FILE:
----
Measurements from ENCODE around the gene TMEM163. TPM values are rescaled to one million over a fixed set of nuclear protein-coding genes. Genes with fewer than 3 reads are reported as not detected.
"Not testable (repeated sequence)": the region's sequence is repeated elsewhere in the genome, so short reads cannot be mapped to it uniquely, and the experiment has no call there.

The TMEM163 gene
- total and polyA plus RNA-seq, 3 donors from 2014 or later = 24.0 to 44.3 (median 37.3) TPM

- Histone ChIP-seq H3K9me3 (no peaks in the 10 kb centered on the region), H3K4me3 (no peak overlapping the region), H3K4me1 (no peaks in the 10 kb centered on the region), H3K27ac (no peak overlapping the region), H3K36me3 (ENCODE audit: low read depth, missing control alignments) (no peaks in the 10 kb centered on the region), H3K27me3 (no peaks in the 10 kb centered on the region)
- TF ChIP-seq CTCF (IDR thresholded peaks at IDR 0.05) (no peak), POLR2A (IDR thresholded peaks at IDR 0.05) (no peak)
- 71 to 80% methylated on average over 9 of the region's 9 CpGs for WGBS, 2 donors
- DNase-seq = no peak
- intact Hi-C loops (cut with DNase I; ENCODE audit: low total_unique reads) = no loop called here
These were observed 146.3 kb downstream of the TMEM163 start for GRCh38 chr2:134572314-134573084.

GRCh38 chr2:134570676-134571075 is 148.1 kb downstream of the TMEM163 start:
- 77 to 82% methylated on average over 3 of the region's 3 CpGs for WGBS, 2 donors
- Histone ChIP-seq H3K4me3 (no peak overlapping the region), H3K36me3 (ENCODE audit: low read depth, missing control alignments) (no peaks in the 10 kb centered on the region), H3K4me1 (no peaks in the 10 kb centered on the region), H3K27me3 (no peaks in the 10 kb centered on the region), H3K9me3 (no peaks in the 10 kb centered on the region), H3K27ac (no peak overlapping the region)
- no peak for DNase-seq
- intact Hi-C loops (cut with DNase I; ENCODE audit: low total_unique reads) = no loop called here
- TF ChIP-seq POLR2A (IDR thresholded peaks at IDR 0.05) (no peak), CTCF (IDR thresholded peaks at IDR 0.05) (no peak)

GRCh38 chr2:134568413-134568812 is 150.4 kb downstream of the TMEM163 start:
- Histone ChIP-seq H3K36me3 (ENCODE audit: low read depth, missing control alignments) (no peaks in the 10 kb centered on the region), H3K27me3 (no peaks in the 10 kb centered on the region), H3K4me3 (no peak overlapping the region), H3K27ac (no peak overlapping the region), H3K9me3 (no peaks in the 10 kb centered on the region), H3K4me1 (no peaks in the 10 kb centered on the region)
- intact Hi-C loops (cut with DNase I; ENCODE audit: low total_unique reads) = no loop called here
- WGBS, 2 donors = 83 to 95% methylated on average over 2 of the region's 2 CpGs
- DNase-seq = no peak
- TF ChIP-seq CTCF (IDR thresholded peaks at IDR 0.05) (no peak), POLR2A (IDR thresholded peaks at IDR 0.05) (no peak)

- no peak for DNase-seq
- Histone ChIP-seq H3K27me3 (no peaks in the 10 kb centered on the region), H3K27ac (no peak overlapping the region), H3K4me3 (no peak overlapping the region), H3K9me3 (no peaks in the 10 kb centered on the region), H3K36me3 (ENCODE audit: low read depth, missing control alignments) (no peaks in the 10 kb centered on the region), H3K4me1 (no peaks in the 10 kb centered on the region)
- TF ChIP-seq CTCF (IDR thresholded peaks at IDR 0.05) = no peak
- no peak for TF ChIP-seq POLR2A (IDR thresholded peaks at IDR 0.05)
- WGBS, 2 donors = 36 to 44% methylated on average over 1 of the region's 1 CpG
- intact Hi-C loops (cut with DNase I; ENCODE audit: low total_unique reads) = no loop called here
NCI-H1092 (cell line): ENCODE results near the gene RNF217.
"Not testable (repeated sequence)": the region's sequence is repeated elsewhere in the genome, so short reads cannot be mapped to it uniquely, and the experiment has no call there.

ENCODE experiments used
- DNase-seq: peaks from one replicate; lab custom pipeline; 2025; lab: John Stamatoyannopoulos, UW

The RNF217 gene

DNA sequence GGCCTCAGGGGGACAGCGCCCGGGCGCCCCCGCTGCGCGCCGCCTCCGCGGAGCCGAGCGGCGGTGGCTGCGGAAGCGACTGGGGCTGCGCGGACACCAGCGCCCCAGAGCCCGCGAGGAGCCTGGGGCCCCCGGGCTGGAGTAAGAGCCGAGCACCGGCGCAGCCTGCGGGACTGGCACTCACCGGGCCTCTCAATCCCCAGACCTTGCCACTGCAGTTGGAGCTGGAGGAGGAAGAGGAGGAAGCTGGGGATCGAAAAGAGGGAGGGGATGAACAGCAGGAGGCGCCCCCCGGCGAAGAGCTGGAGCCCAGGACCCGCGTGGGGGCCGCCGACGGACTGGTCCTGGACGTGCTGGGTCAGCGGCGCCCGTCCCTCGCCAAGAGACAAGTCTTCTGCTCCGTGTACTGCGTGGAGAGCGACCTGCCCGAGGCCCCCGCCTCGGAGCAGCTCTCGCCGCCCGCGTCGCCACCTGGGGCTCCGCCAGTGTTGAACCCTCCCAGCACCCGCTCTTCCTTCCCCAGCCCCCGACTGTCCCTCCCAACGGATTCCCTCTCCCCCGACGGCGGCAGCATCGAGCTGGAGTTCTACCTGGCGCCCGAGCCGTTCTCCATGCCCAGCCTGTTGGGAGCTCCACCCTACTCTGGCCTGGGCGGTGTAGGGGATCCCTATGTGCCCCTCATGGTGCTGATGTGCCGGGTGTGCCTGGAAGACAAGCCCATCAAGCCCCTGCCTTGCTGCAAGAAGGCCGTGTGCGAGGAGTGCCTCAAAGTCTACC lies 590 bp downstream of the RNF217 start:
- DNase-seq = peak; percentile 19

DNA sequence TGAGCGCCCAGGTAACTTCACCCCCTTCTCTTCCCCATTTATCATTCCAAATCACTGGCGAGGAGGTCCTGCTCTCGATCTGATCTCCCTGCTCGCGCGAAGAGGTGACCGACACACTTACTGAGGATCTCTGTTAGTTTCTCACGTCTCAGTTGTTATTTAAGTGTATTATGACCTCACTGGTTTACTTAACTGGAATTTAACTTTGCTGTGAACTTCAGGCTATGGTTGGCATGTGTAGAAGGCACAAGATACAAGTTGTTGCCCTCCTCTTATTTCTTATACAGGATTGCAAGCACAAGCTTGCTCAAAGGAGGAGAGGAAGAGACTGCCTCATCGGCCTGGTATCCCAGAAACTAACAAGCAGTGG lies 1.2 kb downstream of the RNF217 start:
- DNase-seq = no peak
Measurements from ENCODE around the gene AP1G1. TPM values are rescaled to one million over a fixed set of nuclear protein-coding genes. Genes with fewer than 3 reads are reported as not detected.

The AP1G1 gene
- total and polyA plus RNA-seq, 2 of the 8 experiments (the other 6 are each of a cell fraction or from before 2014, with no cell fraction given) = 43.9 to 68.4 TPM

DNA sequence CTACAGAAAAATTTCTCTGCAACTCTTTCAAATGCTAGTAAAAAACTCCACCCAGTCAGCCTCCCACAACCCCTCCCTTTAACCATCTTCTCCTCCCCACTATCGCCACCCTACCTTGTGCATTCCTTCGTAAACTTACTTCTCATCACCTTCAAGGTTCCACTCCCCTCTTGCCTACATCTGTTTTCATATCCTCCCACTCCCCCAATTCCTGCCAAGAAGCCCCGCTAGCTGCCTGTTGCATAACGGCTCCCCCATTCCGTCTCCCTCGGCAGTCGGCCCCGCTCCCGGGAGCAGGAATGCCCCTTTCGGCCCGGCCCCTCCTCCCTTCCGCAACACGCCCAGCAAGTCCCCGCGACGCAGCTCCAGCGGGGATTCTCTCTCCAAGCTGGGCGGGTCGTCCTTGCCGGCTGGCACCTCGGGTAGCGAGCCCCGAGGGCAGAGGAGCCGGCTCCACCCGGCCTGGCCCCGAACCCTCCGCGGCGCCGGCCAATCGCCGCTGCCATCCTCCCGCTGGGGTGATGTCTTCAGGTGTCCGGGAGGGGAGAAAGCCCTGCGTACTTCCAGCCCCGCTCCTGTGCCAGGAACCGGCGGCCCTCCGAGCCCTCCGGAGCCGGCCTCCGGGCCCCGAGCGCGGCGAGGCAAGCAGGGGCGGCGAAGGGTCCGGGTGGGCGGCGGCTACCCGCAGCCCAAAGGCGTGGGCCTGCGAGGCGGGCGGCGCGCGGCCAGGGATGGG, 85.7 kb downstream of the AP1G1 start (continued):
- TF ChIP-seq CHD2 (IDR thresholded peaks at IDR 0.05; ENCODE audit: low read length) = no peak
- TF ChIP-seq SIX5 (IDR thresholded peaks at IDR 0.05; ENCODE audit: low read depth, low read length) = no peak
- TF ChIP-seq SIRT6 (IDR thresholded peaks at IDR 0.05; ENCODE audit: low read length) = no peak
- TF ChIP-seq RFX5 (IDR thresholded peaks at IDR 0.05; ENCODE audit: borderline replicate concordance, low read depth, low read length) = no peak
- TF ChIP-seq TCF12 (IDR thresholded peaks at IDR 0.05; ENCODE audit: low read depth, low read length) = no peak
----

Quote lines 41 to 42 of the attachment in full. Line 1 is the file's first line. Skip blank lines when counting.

DNA sequence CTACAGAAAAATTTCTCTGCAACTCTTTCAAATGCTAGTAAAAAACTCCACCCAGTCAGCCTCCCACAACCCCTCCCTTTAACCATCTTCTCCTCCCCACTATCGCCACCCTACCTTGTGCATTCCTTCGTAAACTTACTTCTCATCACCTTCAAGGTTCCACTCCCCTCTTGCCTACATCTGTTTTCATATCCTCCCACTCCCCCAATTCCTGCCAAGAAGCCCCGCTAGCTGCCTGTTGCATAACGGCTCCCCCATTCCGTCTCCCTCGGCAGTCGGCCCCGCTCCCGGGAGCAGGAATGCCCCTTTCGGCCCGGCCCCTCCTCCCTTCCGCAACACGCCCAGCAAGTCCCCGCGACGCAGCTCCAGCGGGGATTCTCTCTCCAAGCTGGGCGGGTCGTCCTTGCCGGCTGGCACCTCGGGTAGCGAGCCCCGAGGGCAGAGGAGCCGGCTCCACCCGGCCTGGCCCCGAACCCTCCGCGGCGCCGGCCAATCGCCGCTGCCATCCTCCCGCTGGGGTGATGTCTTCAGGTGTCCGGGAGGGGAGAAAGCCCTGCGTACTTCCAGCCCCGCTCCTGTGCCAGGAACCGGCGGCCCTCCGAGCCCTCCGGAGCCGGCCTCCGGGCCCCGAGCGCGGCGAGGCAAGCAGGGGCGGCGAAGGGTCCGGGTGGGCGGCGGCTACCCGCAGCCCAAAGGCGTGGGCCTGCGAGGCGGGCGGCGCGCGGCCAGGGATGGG, 85.7 kb downstream of the AP1G1 start (continued):
- TF ChIP-seq CHD2 (IDR thresholded peaks at IDR 0.05; ENCODE audit: low read length) = no peak